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Tiresias: The Ancient Mediterranean Religions Source Database



8644
Palestinian Talmud, Sanhedrin, 1.1
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Intertexts (texts cited often on the same page as the searched text):

11 results
1. Hebrew Bible, Daniel, 10.1 (2nd cent. BCE - 2nd cent. BCE)

10.1. וְהִנֵּה־יָד נָגְעָה בִּי וַתְּנִיעֵנִי עַל־בִּרְכַּי וְכַפּוֹת יָדָי׃ 10.1. בִּשְׁנַת שָׁלוֹשׁ לְכוֹרֶשׁ מֶלֶךְ פָּרַס דָּבָר נִגְלָה לְדָנִיֵּאל אֲשֶׁר־נִקְרָא שְׁמוֹ בֵּלְטְשַׁאצַּר וֶאֱמֶת הַדָּבָר וְצָבָא גָדוֹל וּבִין אֶת־הַדָּבָר וּבִינָה לוֹ בַּמַּרְאֶה׃ 10.1. In the third year of Cyrus king of Persia a word was revealed unto Daniel, whose name was called Belteshazzar; and the word was true, even a great warfare; and he gave heed to the word, and had understanding of the vision."
2. Mishnah, Avodah Zarah, 2.6 (1st cent. CE - 3rd cent. CE)

2.6. The following articles of non-Jews are prohibited but the prohibition does not extend to deriving benefit from them: 1. milk which a non-Jew milked without an israelite watching him, 2. their bread and oil (Rabbi and his court permitted the oil) 3. stewed and pickled things into which they are accustomed to put wine or vinegar, 4. pickled herring which had been minced, 5. brine in which there is no kalbith-fish floating, 6. helek, 7. pieces of asa foetida 8. and sal-conditum. Behold these are prohibited but the prohibition does not extend to deriving benefit from them."
3. Mishnah, Bekhorot, 4.4 (1st cent. CE - 3rd cent. CE)

4.4. If one who is not an expert sees a first born and it was slaughtered by his instructions, in such a case it shall be buried and he shall make reparation from his own pocket. If a [non-expert] judge gave a judgment and declared innocent a person who was really liable or made liable a person who was really innocent, declared unclean a thing which was clean or declared clean a thing which was really unclean, his decision stands but he has to make reparation from his own pocket. If the judge was an expert [sanctioned by the] court, he is exempt from making reparation. It happened once that a cow's womb was removed and Rabbi Tarfon gave it [the cow] to the dogs to eat. The matter came before the sages at Yavneh and they permitted the animal. Todos the physician said: no cow or pig leaves Alexandria of Egypt before its womb is removed in order that it may not breed. Rabbi Tarfon said: “There goes your donkey, Tarfon.” Rabbi Akiva said to him: you are exempt, for you are an expert and whoever is an expert sanctioned by the court is exempt from reparation."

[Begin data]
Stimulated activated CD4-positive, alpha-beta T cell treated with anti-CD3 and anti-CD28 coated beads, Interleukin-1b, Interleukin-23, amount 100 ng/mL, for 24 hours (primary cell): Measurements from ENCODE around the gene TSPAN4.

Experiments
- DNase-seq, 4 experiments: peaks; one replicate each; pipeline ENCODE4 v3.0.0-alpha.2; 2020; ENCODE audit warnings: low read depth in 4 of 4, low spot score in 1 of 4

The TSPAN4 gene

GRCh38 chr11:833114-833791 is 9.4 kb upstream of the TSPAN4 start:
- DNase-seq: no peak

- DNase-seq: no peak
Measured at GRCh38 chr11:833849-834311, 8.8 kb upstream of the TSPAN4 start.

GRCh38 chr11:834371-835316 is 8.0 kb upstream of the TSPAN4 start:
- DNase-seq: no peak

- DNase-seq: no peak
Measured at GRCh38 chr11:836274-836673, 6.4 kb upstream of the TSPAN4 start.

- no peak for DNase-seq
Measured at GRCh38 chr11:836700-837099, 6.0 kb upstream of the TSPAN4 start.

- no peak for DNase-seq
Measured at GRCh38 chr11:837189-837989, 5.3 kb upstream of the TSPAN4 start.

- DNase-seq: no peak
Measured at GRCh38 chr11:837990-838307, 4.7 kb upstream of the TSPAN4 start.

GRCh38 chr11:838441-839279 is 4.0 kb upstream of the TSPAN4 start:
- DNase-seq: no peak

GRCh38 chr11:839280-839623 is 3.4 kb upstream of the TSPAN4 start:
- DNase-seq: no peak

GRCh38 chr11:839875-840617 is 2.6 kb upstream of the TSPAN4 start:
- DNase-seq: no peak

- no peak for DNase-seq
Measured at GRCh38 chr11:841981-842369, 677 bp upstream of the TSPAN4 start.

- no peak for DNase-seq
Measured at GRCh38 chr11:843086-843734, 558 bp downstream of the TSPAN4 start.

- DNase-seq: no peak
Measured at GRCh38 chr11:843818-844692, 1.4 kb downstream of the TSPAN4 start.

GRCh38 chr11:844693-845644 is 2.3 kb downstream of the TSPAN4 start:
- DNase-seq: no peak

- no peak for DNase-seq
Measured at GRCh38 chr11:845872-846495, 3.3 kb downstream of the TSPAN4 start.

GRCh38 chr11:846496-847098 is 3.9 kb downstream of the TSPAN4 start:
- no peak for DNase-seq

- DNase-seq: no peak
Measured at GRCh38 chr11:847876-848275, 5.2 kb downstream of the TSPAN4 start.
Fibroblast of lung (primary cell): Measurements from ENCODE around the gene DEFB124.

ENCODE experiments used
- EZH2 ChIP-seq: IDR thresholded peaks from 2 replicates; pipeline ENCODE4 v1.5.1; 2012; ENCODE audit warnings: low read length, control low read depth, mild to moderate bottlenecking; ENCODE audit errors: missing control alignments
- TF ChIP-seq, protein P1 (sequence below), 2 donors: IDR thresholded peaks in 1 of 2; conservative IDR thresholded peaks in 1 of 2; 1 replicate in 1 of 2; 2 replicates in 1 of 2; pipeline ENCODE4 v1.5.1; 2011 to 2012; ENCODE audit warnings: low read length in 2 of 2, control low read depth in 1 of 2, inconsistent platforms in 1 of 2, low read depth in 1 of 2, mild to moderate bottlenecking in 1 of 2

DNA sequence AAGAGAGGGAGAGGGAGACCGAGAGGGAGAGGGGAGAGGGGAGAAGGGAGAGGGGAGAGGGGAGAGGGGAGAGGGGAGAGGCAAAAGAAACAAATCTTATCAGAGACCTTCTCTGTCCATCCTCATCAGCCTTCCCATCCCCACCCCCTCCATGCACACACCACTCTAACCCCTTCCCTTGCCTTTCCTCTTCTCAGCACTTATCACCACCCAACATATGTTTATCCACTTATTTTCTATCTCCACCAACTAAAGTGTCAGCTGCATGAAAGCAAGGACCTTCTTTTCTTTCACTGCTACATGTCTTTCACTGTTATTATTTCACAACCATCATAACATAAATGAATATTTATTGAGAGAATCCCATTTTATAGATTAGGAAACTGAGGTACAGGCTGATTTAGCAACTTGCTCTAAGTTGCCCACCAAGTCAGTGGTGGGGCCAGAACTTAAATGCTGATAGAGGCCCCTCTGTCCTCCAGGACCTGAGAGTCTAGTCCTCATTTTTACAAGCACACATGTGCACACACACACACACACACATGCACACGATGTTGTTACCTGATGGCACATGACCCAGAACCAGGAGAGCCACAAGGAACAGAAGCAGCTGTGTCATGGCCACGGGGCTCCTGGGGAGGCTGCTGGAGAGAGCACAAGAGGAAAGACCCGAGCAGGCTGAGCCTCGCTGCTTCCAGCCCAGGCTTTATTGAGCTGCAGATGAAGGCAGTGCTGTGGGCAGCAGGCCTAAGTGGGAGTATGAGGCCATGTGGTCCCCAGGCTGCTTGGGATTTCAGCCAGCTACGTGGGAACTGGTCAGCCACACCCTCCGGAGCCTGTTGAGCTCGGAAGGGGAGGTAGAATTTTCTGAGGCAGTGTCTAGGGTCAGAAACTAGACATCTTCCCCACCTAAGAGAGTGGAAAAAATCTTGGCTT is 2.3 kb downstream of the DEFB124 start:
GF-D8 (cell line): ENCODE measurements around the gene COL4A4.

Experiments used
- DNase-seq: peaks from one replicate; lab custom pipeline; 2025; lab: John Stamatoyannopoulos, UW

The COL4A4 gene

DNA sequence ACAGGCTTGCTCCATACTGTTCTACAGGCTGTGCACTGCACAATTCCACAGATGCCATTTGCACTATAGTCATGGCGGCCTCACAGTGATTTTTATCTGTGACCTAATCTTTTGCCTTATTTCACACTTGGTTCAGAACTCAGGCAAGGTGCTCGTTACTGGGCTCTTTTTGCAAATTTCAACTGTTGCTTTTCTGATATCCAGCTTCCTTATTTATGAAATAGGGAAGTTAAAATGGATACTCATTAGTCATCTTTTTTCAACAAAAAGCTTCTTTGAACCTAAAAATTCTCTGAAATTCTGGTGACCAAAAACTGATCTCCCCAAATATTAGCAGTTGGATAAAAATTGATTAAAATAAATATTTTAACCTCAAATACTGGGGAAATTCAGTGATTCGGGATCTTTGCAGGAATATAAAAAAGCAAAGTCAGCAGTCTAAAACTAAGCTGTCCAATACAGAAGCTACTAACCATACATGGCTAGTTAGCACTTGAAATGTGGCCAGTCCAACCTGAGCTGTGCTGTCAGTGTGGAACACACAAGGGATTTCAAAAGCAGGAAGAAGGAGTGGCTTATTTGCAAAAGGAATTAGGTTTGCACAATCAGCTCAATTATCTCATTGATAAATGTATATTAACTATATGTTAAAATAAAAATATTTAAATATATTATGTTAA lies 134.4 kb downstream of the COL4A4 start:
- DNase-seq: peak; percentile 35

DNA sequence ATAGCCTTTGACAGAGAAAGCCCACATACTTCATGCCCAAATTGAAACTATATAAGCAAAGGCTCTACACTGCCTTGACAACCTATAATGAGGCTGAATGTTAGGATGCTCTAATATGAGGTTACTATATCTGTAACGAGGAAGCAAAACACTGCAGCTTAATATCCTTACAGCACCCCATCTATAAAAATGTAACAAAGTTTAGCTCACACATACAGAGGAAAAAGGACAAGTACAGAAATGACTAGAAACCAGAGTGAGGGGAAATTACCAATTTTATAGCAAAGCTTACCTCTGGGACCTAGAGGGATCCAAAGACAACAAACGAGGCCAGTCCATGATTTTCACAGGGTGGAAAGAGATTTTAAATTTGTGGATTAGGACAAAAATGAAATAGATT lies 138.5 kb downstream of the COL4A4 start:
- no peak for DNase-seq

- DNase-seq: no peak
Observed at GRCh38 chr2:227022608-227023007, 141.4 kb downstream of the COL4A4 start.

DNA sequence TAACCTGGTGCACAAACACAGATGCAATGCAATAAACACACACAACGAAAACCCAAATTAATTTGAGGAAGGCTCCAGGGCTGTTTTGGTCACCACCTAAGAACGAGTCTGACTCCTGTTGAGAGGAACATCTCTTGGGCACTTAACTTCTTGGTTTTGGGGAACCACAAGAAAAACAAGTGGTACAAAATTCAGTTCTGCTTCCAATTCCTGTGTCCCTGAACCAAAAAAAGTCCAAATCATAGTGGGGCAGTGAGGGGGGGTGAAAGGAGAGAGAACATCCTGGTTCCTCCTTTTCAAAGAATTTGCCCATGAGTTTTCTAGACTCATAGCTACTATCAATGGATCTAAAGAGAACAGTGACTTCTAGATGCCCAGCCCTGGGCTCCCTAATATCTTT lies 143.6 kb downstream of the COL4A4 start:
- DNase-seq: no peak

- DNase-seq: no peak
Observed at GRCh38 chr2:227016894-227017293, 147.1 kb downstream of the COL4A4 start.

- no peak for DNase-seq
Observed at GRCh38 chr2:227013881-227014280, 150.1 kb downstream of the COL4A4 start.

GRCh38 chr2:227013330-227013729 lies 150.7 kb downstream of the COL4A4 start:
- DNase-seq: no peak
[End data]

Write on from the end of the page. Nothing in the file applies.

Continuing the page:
4. Mishnah, Oholot, 18.9 (1st cent. CE - 3rd cent. CE)

18.9. Colonnades are not [subject to the laws] of non-Jewish dwelling places. Rabban Shimon ben Gamaliel says: a non-Jewish city that has been destroyed is not [subject to the laws] of non-Jewish dwelling-places. The east [side] of Caesaron and the west [side] of Caesaron are graveyards. The east [side] of Acre was doubtful, but the sages declared it clean. Rabbi and his law court voted [to decide] about Keni and declared it clean."
5. Tosefta, Avodah Zarah, 4.11 (1st cent. CE - 2nd cent. CE)

6. Tosefta, Bava Qamma, 8.14 (1st cent. CE - 2nd cent. CE)

7. Tosefta, Shevi It, 4.17 (1st cent. CE - 2nd cent. CE)

8. Anon., Genesis Rabba, 96 (2nd cent. CE - 5th cent. CE)

9. Anon., Sifre Deuteronomy, 355 (2nd cent. CE - 4th cent. CE)

10. Palestinian Talmud, Demai, 2.1 (2nd cent. CE - 5th cent. CE)

11. Babylonian Talmud, Sanhedrin, None (3rd cent. CE - 6th cent. CE)